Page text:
Update with reality

Posted by in At sea

In general, my experience and my stories on this blog are positive and one might think that a career at sea is the best choice to make. Although I still like my work a lot, days aren’t always positive with the sun shining and the birds singing.

In a recent issue of the telegraph, the newspaper from the union, a member expresses his feelings about work at sea. I am afraid I have to agree to some degree with his view as stated below:

I would like to put forward a view in reply to the question asked by shipping companies as to why we don’t recommend families or friends to go to sea. The old saying ‘things aren’t what they used to be’ is so true. The fun and sense of humour has been kicked out of the industry – we are not allowed to enjoy ourselves any more!

The world used to be a great place to see, but time in ports is now at a minimum and the job at sea is now just a job, not a career. There is nothing special any more. Many sail with multinational crews and with the language barriers the routine is watch, eat, bed, then back on watch – and this routine can go on for weeks or months.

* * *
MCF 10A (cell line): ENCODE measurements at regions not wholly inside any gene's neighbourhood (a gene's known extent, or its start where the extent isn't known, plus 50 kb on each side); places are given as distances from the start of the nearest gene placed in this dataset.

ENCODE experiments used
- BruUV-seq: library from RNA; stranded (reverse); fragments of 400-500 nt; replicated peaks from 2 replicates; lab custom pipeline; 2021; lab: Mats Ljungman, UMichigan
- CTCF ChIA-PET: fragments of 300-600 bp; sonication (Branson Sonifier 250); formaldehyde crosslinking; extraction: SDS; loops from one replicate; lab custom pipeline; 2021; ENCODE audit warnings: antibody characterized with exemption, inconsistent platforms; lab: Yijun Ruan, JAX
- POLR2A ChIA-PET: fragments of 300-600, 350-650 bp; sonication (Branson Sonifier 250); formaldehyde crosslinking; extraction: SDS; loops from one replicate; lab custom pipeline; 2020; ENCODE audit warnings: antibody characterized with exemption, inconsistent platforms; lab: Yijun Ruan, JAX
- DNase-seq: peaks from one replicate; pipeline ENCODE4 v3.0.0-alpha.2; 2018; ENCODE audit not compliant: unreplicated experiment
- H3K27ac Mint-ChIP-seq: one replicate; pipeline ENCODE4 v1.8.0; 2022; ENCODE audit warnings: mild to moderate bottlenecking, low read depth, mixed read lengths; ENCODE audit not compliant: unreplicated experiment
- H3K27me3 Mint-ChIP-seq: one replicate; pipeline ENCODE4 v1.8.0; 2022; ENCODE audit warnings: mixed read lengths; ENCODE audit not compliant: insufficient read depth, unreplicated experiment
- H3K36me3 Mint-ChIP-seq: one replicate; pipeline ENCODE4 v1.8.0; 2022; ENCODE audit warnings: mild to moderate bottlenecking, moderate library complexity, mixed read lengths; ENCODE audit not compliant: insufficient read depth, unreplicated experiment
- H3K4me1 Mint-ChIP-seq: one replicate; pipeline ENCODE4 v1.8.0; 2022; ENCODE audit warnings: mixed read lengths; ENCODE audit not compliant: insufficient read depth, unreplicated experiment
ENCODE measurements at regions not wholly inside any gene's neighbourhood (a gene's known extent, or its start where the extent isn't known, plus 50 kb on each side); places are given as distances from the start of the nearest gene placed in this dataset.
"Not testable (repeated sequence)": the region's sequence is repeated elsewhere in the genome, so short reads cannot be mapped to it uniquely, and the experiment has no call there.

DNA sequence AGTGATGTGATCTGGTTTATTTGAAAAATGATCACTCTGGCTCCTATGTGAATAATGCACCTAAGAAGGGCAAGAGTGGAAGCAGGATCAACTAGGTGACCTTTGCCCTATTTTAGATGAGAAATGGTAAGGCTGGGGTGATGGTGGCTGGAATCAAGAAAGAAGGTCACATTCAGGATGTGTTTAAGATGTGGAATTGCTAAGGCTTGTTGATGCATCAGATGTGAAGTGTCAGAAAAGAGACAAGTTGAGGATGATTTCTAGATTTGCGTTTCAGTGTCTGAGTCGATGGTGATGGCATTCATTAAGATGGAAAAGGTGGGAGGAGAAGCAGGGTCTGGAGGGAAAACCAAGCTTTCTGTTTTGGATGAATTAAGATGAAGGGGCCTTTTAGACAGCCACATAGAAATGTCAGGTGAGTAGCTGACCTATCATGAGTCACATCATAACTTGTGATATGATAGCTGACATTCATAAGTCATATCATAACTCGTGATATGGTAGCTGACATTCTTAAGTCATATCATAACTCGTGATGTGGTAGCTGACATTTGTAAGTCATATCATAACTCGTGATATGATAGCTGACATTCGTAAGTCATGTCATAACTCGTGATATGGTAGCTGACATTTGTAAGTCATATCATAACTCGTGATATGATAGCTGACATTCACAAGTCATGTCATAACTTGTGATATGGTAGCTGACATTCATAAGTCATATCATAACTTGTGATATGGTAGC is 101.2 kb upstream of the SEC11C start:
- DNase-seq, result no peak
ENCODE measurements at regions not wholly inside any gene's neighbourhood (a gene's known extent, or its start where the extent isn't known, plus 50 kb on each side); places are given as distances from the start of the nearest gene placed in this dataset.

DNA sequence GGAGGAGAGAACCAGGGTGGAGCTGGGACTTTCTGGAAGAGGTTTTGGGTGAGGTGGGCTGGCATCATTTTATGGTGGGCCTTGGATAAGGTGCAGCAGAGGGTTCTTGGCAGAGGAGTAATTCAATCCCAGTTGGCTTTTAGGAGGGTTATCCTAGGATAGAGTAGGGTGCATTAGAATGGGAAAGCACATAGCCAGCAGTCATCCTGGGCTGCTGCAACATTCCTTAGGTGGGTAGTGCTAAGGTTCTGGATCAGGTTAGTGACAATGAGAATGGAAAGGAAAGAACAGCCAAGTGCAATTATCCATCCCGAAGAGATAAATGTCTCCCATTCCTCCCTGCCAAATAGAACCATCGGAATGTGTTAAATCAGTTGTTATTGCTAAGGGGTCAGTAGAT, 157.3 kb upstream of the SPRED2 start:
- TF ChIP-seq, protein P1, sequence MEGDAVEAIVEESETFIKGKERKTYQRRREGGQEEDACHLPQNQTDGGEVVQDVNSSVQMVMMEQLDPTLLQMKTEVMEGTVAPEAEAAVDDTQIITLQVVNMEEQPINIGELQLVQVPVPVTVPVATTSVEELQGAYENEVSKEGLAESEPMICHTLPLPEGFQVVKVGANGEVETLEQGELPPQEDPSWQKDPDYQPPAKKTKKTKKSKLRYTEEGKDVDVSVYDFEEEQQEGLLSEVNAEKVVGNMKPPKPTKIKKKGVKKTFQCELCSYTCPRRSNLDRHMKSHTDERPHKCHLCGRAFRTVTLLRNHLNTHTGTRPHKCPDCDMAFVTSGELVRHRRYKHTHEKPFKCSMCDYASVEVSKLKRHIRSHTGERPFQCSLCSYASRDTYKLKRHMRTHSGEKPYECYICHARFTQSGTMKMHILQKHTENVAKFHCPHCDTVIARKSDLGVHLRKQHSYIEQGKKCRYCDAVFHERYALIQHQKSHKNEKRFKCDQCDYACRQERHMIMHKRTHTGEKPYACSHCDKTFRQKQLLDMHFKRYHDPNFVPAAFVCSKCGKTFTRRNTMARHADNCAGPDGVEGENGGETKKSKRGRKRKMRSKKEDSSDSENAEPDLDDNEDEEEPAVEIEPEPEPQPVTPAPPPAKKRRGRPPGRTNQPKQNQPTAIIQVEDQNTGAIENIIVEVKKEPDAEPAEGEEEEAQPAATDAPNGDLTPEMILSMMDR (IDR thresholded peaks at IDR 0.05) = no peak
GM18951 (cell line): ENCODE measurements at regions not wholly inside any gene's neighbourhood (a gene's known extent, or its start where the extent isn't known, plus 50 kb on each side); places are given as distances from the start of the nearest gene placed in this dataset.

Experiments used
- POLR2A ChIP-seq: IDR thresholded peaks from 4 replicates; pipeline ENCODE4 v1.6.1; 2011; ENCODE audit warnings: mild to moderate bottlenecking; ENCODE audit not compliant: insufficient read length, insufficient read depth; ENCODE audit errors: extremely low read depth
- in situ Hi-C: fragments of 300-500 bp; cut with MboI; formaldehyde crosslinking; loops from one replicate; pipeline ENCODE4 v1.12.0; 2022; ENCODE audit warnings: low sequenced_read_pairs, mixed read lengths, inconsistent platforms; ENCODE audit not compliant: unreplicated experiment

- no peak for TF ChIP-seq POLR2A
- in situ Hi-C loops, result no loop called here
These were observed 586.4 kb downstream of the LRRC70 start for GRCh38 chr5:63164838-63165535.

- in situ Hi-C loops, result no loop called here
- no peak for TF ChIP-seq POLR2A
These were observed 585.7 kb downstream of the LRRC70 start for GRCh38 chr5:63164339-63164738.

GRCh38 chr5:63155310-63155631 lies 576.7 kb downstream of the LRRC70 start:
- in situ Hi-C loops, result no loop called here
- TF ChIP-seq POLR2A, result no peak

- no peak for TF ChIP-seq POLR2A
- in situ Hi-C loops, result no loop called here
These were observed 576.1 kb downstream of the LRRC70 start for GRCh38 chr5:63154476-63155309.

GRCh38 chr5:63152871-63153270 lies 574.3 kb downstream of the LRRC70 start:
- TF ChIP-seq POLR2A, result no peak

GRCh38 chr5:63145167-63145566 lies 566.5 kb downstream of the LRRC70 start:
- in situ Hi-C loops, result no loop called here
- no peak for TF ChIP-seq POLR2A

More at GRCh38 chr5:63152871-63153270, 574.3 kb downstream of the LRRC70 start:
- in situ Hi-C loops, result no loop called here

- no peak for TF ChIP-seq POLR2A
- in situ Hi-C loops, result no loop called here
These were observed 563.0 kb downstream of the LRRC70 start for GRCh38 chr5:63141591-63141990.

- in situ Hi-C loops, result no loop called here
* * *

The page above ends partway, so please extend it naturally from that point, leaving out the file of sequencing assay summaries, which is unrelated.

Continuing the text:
People are not prepared to put up with this any more. As regards pay, there are many comparable shore-side jobs that pay more for a lot less hassle, stress and potential danger.

On a slightly different note, I wonder how many other readers are tired of reading the same circle of headlines – ‘Ministers shocked’, ‘fatigue problems’, ‘piracy fears’, ‘pay set to rise’ and then the ministers are shocked again. The industry is in trouble – and when you consider the importance of merchant fleet that world commerce must rely upon, I dread to think what the future has in store.

We are drowning in a sea of legislation and paperwork, and the industry holds nothing to attract youngsters to venture on ships.

In a later issue, another member writes about his experience on a container ship concerning fatigue and extreme long working hours.

There is nothing wrong with promoting a career in the Merchant Navy, but potential seafarers should be told the truth of the current state of the shipping industry. If they are only told about the money, the holidays and the chance to stand on the bow of a ship and scream ‘I’m the king of the world’, then they are being sold a lie.

I wrote a lot of posts on this blog which may have given a different impression, so consider this as an update with reality. To be honest, you have to be more and more creative to see the joy in sailing. I still find a lot of enjoyable moments during work and of course I mostly write about these moments.┬áBut I know that these moments will not keep me at sea forever…